Revolutionary Drone Flies Like Insect With Brain-Inspired AI

A revolutionary drone has been created that flies autonomously using a brain-like control system. Developed by a team of researchers at Delft University of Technology and published in the journal Science Robotics, this innovative approach, known as neuromorphic AI, mimics the way animal brains process information and could pave the way for tiny, agile drones that rival the abilities of flying insects or birds.

Most AI systems today rely on deep neural networks, which require substantial computing power and energy to run. The processors used for these networks, called Graphics Processing Units (GPUs), consume a lot of power, making them impractical for small robots like drones that have limited battery capacity.

In contrast, animal brains process information in a much more efficient manner. Neurons in the brain communicate through electrical pulses called spikes, and they only send these spikes when necessary, leading to a sparse, energy-saving form of processing.

Timelapse of flying drone with Liohi-powered fully vision-to-control neuromorphic AI
Timelapse of flying drone with Liohi-powered fully vision-to-control neuromorphic AI. (CREDIT: Guido de Croon)

Inspired by these principles, scientists are developing neuromorphic processors that can run spiking neural networks, promising faster and more energy-efficient AI.

“The calculations performed by spiking neural networks are much simpler than those in standard deep neural networks,” says study co-author Jesse Hagenaars, doctoral candidate at Delft University of Technology in the Netherlands. “Whereas digital spiking neurons only need to add integers, standard neurons have to multiply and add floating point numbers. This makes spiking neural networks quicker and more energy efficient.”

The Delft University team took this concept a step further by combining neuromorphic processors with neuromorphic sensors, like cameras that mimic the way the eye perceives motion. These cameras are more energy-efficient and can function well in both dark and bright environments, making them ideal for drones.

Researchers developed a spiking neural network that processes signals from a neuromorphic camera and outputs control commands for the drone’s movement. They deployed this network on Intel’s Loihi neuromorphic research chip, enabling the drone to perceive and control its own motion in all directions.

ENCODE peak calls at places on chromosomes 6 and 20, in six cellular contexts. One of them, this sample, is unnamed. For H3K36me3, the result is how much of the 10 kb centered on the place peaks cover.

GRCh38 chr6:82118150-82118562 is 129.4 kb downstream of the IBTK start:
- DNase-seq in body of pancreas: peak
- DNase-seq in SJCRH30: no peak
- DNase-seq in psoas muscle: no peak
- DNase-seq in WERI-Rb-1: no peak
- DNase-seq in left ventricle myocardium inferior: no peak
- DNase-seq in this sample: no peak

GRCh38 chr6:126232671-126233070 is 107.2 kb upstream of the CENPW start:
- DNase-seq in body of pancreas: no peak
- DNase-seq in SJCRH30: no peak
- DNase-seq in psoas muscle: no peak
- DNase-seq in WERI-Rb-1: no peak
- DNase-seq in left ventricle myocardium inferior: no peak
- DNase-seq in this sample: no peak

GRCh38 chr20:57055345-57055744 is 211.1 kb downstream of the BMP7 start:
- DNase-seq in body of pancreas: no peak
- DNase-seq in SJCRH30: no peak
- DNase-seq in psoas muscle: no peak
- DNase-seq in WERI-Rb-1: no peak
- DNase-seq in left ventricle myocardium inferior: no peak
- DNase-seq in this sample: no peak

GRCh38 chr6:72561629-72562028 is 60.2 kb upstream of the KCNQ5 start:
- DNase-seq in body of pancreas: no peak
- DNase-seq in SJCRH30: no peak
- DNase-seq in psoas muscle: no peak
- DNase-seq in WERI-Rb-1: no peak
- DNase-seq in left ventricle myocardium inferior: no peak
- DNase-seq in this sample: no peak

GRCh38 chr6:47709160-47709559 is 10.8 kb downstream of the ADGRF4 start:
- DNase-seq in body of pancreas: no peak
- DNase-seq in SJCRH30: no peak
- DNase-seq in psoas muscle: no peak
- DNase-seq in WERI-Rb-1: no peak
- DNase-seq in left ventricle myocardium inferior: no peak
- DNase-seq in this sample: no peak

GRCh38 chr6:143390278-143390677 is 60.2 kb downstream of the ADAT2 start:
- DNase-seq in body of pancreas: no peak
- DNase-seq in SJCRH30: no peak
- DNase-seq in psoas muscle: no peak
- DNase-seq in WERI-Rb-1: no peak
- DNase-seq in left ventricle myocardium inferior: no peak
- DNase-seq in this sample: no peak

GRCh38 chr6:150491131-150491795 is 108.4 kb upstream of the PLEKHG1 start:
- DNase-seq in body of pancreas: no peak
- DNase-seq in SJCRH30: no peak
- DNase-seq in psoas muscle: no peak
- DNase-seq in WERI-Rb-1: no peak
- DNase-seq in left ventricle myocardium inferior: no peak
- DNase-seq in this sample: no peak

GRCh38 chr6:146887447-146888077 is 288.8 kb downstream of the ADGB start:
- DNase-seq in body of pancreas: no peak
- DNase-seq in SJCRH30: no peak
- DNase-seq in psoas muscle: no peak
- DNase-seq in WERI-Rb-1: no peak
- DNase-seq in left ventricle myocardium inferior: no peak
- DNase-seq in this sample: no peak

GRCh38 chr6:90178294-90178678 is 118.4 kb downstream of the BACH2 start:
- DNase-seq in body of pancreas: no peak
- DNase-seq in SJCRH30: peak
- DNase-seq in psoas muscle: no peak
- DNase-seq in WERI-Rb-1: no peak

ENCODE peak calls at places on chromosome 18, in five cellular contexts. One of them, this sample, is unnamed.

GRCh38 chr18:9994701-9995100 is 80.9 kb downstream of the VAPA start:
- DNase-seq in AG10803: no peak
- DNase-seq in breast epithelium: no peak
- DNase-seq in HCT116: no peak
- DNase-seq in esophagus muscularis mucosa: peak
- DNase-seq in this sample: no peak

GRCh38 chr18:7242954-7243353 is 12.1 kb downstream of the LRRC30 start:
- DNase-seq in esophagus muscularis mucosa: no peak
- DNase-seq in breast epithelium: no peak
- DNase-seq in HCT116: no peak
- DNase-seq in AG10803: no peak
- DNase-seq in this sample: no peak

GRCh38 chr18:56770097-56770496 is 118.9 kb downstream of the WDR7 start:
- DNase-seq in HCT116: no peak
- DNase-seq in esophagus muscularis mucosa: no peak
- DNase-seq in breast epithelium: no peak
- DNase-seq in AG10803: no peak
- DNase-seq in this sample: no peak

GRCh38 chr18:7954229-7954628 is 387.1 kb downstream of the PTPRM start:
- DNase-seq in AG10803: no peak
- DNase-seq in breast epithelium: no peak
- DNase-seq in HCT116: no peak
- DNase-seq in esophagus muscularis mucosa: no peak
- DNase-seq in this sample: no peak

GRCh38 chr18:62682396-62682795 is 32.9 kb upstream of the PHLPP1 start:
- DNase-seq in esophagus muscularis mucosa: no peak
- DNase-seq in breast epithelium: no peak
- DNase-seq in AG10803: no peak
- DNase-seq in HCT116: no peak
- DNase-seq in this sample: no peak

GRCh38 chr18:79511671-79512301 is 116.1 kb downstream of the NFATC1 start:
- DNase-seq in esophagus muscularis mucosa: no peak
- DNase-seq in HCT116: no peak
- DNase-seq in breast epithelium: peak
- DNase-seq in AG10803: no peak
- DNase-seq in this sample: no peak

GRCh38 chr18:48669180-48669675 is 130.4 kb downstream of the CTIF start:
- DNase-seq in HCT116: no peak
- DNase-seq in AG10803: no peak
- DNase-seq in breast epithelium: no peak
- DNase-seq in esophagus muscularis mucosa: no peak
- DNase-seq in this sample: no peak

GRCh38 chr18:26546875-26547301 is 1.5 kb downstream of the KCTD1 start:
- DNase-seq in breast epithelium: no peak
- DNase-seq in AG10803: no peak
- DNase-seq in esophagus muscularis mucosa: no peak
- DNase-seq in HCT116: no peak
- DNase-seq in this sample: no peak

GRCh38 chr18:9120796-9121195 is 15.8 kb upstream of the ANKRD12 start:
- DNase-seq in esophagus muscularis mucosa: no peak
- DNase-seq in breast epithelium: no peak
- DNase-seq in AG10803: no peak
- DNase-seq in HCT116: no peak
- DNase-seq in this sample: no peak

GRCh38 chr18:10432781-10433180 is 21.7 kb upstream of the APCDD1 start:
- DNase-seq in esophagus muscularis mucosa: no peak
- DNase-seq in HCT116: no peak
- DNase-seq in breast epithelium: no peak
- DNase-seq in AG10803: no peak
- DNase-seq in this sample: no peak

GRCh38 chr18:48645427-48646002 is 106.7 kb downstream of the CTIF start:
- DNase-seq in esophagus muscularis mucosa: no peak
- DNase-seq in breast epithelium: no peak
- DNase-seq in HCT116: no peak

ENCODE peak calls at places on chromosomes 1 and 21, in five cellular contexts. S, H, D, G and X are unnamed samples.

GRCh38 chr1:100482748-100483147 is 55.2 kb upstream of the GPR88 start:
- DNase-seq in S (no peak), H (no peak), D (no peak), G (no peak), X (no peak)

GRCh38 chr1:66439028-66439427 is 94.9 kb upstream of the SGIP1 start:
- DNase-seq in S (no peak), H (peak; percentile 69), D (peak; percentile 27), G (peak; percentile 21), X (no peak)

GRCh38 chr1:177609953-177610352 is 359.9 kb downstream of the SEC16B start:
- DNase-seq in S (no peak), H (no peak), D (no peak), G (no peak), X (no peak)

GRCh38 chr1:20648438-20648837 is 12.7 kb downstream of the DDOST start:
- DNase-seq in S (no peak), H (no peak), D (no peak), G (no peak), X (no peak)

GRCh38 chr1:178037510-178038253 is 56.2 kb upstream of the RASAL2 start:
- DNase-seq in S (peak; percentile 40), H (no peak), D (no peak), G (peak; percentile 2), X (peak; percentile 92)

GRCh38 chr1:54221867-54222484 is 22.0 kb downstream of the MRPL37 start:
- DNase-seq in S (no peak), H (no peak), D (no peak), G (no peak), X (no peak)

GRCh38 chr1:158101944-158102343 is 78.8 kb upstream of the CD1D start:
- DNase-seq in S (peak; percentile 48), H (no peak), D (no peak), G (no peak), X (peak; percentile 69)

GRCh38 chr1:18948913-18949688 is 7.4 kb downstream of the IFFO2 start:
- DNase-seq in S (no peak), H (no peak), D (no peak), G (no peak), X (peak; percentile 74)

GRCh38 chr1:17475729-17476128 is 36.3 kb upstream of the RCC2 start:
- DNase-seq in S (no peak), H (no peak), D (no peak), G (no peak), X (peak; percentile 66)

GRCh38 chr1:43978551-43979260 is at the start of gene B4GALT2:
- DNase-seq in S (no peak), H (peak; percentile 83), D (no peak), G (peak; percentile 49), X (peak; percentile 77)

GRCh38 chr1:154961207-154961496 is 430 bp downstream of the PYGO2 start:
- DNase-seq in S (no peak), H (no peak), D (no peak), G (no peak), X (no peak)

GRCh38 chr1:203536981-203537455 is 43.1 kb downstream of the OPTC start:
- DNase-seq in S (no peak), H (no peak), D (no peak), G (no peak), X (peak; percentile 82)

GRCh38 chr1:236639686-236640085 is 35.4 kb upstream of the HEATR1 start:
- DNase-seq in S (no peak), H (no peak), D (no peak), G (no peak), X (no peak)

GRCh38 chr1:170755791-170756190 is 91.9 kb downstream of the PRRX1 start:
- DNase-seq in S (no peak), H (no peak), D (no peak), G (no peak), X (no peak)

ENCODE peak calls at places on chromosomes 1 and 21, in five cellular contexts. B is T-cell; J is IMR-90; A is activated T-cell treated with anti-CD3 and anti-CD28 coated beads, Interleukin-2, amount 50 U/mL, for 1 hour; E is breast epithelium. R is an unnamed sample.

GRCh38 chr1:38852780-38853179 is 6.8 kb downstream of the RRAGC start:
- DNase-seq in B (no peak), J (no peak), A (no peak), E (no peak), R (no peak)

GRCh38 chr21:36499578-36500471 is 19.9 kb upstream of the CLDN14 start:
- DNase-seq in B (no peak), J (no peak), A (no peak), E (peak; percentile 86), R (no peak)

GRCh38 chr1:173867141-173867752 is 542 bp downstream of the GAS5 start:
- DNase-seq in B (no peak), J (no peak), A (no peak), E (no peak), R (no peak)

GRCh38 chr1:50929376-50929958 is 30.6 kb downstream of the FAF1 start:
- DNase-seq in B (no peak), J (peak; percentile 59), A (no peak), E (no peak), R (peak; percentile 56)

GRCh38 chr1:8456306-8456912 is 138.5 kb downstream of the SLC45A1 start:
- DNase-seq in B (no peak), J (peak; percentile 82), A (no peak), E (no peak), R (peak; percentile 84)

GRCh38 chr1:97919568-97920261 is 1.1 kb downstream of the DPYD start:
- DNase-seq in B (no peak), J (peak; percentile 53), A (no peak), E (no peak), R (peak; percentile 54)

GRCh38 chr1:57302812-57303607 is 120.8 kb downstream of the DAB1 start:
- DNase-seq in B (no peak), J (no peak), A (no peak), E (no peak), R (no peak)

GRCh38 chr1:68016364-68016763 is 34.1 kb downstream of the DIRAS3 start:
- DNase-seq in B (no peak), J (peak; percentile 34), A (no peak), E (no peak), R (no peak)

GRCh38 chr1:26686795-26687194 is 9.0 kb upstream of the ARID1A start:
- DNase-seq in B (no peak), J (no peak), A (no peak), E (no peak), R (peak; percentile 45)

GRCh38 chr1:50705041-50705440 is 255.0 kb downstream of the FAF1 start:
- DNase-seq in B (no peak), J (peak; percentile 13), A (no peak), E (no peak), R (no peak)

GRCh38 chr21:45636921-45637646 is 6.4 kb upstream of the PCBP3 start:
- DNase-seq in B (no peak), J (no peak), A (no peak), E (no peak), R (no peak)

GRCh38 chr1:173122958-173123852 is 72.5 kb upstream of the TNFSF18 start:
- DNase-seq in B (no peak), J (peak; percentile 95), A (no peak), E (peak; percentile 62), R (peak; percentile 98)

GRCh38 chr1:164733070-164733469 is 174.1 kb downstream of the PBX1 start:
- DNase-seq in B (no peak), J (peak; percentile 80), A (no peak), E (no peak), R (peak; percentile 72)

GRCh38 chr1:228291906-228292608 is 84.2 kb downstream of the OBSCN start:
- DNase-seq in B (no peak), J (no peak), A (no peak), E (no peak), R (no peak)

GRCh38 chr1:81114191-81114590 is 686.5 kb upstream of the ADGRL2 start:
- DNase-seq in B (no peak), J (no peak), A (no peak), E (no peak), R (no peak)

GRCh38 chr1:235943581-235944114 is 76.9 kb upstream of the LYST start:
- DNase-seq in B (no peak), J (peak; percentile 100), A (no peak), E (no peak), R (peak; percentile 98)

“We faced many challenges,” notes study co-author Federico Paredes-Vallés, researcher at Delft University of Technology. “But the hardest one was to imagine how we could train a spiking neural network so that training would be both sufficiently fast and the trained network would function well on the real robot.”

The team’s innovative approach paid off, as the drone demonstrated the ability to fly at different speeds under varying light conditions, even with flickering lights that would typically confuse a standard camera.

The performance gains from using neuromorphic AI are impressive. The spiking neural network runs between 274 and 1,600 times per second on the neuromorphic chip, compared to just 25 times per second on a small, embedded GPU. Moreover, the neuromorphic chip consumes only 7 milliwatts of power to run the network, while the GPU consumes 2 watts.

“The neuromorphic approach results in AI that runs faster and more efficiently, allowing deployment on much smaller autonomous robots,” explains Stein Stroobants, doctoral candidate in the field of neuromorphic drones at Delft University.

First drone flying with fully vision-to-control neuromorphic AI
First drone flying with fully vision-to-control neuromorphic AI. (CREDIT: Guido de Croon)

The potential applications for this technology are vast, from monitoring crops in greenhouses to tracking inventory in warehouses. Professor Guido de Croon, who leads the bio-inspired drones research at Delft University, believes that neuromorphic AI will enable all autonomous robots to be more intelligent, but it is especially crucial for tiny drones.

“The advantages of tiny drones are that they are very safe and can navigate in narrow environments like in between ranges of tomato plants. Moreover, they can be very cheap, so that they can be deployed in swarms,” concludes de Croon. “This is useful for more quickly covering an area, as we have shown in exploration and gas source localization settings.”

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